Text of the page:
A connection between the obesity and the narcissistic epidemics
While obesity is associated with low exercising and excessive food intake, these causes are not sufficient to explain why some persons are more affected than others or why obesity is more prevalent among individuals at the bottom of the social hierarchy. The reason beyond the impressive increase in obesity prevalence in the last 30 years is also the topic of debates among scientists. In a recent article, I discuss a model linking the recent increase of obesity to the rise of narcissism. In short, societal changes have led to a rise of narcissism, notably in the US, leading to a society perceived as more unequal, materialistic, hedonistic and competitive. I speculate that this rise in societal narcissism underlies a steep social dominance hierarchy1 (Figure 1), and is associated with an increased social stress2. Successful individuals tend to eliminate this stress by exercising (running, body building, sport…)3, while other individuals, notably when placed at lower rank positions, tend to be less motile and to over-eat4. Importantly, individuals (and possibly ethnic groups) differ in their sensibility to social dominance stress due to their personality, which could explain why individuals or ethnic groups are differently affected. I speculate that individuals higher in the vulnerable form of narcissism (fragile self-esteem with up-and-downs & neuroticism) are at higher risk of overeating. In this article, I also discuss whether over-eating and increased body weight is just a collateral consequence of stress (consistent with the “comfort food” hypothesis) or whether it could have a regulatory function, allowing individuals to re-adjust in the social hierarchy.
This model is supported by a number of correlations such as the concomitant increase in obesity and narcissism since 1980 or geographical correlations (the USA being more affected than Sweden or France)5. It can also explain the increased prevalence of obesity in certain minorities and the transmission of obesity from parents to child. More in the article.
- Elsewhere, I have speculated that the narcissism epidemic underlies a steeper dominance hierarchy. This is associated with a concomitant increase in rise for status and short-term mating opportunity, and a decrease in social cohesion and enduring bonding (see An Essay on science and narcissism).
- It is often assumed that social dominance hierarchies in primates are established through stress (ex. subordinate individuals are stressed by the dominant). We extrapolate that this is the same in humans except that humans compete to become more visible (‘popular’). Grandiose narcissists tend to sequester the attention on themselves, stressing the others.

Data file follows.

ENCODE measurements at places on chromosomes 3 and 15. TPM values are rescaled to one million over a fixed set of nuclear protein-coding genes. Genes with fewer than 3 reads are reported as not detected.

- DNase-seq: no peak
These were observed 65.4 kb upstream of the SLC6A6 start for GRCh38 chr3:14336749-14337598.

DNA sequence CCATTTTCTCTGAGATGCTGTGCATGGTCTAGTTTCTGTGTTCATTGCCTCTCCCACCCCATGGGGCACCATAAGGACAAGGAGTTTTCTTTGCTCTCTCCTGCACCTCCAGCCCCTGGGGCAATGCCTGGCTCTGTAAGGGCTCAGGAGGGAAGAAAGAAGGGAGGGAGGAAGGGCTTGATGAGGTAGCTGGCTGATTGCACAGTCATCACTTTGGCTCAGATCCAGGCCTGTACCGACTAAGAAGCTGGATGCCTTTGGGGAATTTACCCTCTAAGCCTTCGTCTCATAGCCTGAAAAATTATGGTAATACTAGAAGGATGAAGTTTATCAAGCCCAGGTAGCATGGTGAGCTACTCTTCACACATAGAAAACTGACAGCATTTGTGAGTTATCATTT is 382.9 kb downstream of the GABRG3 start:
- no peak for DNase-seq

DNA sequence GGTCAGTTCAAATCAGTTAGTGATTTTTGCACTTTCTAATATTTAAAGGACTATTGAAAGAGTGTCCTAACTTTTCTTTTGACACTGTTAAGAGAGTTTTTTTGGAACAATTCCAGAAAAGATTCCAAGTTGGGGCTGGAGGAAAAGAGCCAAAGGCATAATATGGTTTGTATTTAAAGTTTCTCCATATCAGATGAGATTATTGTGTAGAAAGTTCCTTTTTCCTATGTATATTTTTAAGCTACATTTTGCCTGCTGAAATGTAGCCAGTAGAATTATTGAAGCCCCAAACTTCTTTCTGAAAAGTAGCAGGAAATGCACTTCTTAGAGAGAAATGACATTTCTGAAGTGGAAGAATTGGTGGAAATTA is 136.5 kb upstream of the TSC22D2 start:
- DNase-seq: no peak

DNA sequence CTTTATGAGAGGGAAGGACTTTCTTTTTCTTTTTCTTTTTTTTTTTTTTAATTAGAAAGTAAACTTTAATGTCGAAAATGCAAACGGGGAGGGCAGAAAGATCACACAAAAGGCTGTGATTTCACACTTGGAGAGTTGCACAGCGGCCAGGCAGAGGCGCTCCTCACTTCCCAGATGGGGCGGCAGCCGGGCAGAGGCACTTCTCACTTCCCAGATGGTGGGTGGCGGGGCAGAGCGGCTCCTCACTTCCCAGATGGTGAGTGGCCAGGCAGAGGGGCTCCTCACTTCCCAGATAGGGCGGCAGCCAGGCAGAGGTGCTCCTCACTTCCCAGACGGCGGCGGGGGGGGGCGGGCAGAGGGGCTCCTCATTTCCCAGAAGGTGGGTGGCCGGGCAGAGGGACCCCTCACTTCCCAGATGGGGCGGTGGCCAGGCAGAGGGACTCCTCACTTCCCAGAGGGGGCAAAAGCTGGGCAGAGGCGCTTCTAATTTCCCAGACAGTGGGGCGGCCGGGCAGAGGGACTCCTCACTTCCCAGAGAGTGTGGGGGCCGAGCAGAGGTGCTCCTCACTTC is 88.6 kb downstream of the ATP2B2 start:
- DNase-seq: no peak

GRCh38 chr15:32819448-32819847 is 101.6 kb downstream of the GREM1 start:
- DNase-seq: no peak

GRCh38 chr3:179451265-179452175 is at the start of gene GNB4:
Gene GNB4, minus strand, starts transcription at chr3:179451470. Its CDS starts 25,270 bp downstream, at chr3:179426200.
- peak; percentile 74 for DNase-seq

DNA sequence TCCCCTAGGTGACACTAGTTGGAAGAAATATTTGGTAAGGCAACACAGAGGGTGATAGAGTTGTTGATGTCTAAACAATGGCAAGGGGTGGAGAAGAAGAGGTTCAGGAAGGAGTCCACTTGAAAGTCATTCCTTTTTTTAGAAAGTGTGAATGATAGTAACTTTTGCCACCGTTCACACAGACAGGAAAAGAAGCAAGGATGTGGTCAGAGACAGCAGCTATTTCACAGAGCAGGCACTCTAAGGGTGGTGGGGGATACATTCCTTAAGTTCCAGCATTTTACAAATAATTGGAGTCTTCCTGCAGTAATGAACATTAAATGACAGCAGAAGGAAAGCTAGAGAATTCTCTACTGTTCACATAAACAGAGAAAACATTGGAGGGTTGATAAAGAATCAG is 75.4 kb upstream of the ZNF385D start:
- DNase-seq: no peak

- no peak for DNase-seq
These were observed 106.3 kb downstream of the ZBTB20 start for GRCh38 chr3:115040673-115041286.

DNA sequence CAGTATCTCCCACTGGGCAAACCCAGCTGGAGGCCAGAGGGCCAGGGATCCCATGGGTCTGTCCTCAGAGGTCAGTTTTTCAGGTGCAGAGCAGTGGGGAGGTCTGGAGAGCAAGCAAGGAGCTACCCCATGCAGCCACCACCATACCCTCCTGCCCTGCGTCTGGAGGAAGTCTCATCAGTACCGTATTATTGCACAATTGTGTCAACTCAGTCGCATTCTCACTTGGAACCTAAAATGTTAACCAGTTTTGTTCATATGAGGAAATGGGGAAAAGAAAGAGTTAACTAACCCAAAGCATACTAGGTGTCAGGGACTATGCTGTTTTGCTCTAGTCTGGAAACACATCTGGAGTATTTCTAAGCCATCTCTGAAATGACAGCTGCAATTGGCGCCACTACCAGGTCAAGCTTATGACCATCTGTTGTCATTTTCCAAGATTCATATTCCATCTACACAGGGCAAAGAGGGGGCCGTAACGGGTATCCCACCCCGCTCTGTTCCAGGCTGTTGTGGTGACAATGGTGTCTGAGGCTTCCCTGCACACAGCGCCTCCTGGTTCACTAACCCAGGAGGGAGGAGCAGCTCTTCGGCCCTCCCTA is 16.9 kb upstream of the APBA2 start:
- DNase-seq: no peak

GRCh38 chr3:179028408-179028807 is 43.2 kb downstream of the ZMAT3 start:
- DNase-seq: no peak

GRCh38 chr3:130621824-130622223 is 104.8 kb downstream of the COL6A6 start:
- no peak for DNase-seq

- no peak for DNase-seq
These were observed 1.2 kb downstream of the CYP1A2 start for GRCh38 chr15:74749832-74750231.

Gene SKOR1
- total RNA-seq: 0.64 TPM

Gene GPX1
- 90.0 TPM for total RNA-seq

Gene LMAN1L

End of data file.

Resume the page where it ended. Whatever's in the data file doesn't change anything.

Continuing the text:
- Exercising is generally assumed to be a way to evacuate stress from work or home. We could speculate that the satisfaction we draw from running is implicitly due to a positive validation of our social status. It could be comparable to looking at our reflection in a mirror and stating with relief: “yes I am still competitive”. The rise of narcissism would explain the recent rise in many “extremist” sportive activities (marathon…) for individuals who are in strong need of validation of their status.
- It has been well established that individuals at the bottom of the social hierarchy display an increased frequency of diseases (See works of Robert Sapolsky or Mickael Marmot’s book on “The status syndrome”). Our article goes further by suggesting that the social dominance hierarchy can become steeper over time (rise of narcissism) and by conceptualizing narcissism as a higher reactivity to social dominance hierarchy. The observation that women, who are often less narcissistic than men, are strongly affected by obesity contradicts our model at first sight. But women tend to score higher on neuroticism and this should make them more sensitive to social stress. Moreover, the emphasis on physical appearance (as a consequence of the rise of narcissism) could have a stronger impact on women since physical appearance is considered to be more important for them than for men.
- Both the US and the UK societies are characterized by high inequality and a cult of celebrities, which favors social status comparison. The weak protestant-based ‘social integument’ found in the US is good at promoting individual accomplishment but does not protect all minorities, resulting in decreased parenting quality (high prevalence of single parent family) and obesity. Other countries with a stronger emphasis on the group (being in the mean) are less affected by the obesity epidemic.